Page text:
Talking to people is exhausting. I get it. I’m an introvert, too. However, many of the most successful business people are introverts. Your personality doesn’t dictate your career success. Your actions do.
Is it easier for extroverts to excel in business? Possibly. So much of business success is tied to networking, but that’s not the only piece of the puzzle. I often think life would be easier if I were an extrovert, but it’s really just a case of “the grass is always greener,” isn’t it?
Extroverts face challenges in achieving success, too. Distractions might be more frequent and finding focus could be a problem when you’re energized by interacting with other people. In other words, being an extrovert has it’s drawbacks just like being an introvert does.
So how do you embrace your introvertedness and find success without fighting against the real you? Here are five tips you can follow to be true to yourself while charting a course to reach your career goals.
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1. Identify the Types of Interactions that Energize You
As an introvert who wants to build a successful career, you need to identify the types of interactions that energize you and pursue activities that allow you to enjoy those interactions. For example, if in-person networking isn’t your thing, social media might give you a perfect place to build your brand from the comfort of your desk.
2. Find the Environments that Motivate You
Introverts can be significantly affected by their environments. Busy offices with open cubicles can destroy an introvert’s productivity level. With that in mind, choose a career and working environment where you can thrive or you’ll constantly struggle to be happy.
3. Be Social on Your Own Terms
Most introverts find social interactions draining. The trick is to be selectively social. Choose social interactions that put you in the most comfortable environment possible. When you can’t avoid uncomfortable social situations, make sure you practice small talk in advance. For introverts, making small talk can be agonizing, but if you prepare in advance, you can get through it.
4. Recognize Opportunities that are Right for You
Not every opportunity matches your goals, and not every opportunity matches your abilities as an introvert. For example, many introverts struggle as public speakers. Getting up in front of an audience and talking about a topic they love isn’t the problem. It’s the required social interactions and inevitable small talk that comes with those speaking gigs that cause them problems. Recognize your limitations and adjust your path to accentuate your strengths rather than make yourself uncomfortable.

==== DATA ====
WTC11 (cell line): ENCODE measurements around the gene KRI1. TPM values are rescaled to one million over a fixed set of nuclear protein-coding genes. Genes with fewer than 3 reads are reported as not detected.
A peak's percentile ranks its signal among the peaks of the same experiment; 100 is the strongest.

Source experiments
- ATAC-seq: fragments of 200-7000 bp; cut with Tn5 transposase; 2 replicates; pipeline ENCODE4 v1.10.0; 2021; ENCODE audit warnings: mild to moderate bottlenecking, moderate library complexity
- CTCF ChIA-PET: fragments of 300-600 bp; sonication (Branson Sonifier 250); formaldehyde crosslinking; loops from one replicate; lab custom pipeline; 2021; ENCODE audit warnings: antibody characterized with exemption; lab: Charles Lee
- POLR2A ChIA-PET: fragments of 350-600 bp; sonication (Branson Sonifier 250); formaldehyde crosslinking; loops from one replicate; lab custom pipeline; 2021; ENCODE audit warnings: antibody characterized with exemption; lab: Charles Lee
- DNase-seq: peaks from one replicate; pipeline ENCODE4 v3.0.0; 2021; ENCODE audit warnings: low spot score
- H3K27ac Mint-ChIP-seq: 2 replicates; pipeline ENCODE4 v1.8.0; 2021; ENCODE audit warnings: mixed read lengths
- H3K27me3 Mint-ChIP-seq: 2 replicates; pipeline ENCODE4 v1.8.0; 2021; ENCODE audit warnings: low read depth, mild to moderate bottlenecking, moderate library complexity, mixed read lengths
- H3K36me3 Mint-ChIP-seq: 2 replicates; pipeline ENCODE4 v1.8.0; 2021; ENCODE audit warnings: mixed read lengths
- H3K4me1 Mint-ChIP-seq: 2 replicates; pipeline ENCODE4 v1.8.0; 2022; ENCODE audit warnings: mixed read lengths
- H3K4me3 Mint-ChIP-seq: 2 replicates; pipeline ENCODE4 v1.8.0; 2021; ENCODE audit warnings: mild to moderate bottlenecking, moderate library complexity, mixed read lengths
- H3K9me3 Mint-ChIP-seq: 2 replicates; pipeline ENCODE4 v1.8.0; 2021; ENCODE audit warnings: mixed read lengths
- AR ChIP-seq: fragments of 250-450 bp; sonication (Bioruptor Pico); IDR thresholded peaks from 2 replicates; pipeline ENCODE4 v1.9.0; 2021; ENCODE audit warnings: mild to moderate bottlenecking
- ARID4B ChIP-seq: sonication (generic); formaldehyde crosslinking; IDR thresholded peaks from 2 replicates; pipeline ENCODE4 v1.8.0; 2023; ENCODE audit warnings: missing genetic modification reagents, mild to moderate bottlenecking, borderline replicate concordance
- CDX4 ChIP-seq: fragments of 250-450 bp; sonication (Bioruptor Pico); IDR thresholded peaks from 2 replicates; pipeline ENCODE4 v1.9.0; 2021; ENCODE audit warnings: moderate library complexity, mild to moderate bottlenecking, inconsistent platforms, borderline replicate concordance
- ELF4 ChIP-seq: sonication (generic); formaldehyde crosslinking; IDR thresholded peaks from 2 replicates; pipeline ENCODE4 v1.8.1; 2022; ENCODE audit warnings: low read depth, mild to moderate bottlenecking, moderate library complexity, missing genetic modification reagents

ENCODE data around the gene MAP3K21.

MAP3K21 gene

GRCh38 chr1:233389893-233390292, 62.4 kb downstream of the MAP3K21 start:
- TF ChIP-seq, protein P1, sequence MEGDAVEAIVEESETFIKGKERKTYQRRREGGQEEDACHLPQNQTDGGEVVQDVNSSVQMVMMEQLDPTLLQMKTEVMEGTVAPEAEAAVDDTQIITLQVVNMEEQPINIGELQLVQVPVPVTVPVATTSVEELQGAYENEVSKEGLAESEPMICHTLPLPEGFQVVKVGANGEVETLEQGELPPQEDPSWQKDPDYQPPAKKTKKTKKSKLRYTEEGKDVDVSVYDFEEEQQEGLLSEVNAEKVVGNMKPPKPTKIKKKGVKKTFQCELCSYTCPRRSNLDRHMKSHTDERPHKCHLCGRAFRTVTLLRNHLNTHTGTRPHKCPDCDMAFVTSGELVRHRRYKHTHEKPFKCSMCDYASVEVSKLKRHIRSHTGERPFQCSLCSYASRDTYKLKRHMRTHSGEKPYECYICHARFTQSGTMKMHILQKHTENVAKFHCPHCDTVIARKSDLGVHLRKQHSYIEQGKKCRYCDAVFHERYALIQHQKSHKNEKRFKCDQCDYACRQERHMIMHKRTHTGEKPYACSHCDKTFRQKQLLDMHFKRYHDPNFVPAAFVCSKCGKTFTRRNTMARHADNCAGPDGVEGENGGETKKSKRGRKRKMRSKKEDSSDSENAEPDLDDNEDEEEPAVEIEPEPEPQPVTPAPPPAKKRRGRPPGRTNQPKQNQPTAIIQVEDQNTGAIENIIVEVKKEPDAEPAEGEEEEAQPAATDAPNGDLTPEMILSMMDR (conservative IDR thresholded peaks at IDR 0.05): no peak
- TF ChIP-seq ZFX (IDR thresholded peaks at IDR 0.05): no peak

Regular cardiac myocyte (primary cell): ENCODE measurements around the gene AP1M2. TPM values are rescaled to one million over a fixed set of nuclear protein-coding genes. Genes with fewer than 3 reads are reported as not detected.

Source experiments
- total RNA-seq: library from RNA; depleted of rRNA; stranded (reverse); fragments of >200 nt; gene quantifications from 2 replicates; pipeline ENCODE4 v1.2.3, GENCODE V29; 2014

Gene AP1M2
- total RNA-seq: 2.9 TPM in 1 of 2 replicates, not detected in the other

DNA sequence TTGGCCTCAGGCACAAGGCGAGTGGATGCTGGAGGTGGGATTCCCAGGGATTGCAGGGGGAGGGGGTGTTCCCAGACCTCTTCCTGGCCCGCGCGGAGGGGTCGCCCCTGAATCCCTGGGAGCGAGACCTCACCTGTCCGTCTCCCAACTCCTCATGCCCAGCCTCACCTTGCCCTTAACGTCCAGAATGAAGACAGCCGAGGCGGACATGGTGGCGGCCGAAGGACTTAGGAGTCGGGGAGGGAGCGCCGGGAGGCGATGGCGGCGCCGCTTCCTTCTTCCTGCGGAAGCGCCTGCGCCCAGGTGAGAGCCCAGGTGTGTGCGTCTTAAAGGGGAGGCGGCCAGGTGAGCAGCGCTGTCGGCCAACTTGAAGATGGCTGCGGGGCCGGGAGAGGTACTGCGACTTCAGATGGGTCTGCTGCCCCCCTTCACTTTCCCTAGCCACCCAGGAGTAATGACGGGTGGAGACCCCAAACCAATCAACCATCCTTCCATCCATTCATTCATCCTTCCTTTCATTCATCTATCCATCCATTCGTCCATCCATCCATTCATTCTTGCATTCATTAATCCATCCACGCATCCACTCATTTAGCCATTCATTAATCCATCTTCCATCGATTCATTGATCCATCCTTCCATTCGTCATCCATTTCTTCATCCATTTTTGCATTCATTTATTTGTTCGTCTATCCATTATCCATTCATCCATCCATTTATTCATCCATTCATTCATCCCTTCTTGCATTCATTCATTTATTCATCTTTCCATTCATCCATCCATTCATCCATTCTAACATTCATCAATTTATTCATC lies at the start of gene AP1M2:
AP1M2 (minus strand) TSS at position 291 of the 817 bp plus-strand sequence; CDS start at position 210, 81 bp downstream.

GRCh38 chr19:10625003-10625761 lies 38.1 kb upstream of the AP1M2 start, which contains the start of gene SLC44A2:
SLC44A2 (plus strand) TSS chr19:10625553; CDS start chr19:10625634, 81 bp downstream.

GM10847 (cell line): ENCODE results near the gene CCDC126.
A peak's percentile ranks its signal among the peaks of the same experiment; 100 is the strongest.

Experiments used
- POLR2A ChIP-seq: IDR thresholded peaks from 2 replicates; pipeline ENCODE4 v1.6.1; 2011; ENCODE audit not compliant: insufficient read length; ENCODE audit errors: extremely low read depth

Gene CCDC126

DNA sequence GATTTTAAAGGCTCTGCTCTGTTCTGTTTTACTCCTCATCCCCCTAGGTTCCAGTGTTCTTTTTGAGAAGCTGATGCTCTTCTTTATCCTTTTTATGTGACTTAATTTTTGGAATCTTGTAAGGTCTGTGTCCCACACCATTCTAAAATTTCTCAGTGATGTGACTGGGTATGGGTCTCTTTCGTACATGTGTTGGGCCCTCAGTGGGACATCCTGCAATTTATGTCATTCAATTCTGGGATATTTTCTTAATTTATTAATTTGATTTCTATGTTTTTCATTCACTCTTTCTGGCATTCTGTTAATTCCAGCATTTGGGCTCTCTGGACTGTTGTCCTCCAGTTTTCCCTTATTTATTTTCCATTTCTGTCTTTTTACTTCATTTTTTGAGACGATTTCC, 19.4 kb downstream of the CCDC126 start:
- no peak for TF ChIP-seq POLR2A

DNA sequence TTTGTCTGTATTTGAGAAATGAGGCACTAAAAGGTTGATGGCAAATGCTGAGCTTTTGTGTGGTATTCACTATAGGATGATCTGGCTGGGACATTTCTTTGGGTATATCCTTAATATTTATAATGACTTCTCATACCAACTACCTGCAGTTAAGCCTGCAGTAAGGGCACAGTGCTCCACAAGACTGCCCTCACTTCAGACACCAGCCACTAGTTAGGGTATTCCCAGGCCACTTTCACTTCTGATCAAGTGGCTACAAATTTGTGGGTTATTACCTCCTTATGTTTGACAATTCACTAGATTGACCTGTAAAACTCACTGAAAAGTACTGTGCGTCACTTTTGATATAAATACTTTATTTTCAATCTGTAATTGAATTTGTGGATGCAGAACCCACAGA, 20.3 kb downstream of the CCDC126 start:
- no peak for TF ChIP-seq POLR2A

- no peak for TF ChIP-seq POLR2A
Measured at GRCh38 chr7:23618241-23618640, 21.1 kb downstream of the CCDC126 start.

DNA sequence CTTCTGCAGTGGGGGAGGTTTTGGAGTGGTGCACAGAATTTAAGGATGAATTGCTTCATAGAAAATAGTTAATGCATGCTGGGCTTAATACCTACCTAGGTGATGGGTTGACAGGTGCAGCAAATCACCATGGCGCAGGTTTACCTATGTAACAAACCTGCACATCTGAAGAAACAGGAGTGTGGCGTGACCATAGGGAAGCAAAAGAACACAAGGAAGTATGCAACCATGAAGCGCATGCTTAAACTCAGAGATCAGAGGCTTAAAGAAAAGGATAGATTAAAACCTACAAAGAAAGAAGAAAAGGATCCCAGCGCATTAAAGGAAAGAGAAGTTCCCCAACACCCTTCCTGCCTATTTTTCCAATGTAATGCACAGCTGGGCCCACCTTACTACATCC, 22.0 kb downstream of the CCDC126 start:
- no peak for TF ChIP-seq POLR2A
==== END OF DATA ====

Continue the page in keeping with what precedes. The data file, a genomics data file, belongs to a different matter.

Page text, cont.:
5. Build an Appropriate Personal Brand
Don’t try to be what you aren’t, and don’t try to make people think you’re something that you’re not. The way you present yourself in person, on the phone, in email messages, and online should be consistent. This is your personal brand. Don’t think of being an introvert as a negative. It could be exactly what gives you a creative edge! Instead, embrace it as an integral part of who you are and allow the positive parts of your personality trait to shine through in everything you do.
Lisa Fourman says
I love the comment at the end of the article that says “don’t think of being an introvert as negative”. I never thought of things that way since I’m an introvert myself (INFJ) but I suppose there are people out there who think it’s a horrible thing.
I also like the idea of finding those interactions that we like to have. Our interactions, as introverts, should be meaningful. I’ve found that I tend to dislike the ones that don’t have any point to them. What’s the point of having the conversation in the first place if you aren’t going to talk about something you both enjoy talking about?
Susan Gunelius says
I completely agree, Lisa! Being an introvert shouldn’t be seen as a negative!